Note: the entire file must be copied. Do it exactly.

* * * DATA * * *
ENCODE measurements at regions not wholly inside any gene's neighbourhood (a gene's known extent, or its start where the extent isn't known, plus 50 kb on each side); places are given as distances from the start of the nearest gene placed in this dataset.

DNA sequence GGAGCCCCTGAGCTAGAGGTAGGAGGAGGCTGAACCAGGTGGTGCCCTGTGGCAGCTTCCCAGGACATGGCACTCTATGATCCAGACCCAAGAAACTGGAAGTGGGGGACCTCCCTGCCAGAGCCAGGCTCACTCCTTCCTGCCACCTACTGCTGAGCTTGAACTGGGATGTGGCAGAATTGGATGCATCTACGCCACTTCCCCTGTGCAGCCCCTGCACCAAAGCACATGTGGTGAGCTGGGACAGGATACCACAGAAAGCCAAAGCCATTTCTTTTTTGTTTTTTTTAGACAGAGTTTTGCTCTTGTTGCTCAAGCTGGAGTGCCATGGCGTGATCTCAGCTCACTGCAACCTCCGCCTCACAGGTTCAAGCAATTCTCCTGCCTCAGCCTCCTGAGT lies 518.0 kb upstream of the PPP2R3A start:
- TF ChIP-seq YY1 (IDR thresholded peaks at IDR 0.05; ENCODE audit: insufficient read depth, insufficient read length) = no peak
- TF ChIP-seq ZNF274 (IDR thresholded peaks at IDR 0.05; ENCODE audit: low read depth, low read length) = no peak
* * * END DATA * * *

ENCODE measurements at regions not wholly inside any gene's neighbourhood (a gene's known extent, or its start where the extent isn't known, plus 50 kb on each side); places are given as distances from the start of the nearest gene placed in this dataset.

DNA sequence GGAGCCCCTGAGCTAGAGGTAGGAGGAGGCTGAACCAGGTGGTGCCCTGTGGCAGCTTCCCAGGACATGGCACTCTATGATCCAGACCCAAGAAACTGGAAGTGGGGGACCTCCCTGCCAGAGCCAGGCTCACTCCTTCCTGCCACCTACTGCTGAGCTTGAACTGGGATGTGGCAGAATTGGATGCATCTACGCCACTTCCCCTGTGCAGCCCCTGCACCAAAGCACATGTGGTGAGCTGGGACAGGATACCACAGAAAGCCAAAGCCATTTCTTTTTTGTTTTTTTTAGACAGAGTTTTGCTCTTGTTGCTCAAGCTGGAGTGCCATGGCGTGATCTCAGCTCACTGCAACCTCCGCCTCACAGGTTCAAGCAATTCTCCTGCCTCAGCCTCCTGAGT lies 518.0 kb upstream of the PPP2R3A start:
- TF ChIP-seq YY1 (IDR thresholded peaks at IDR 0.05; ENCODE audit: insufficient read depth, insufficient read length) = no peak
- TF ChIP-seq ZNF274 (IDR thresholded peaks at IDR 0.05; ENCODE audit: low read depth, low read length) = no peak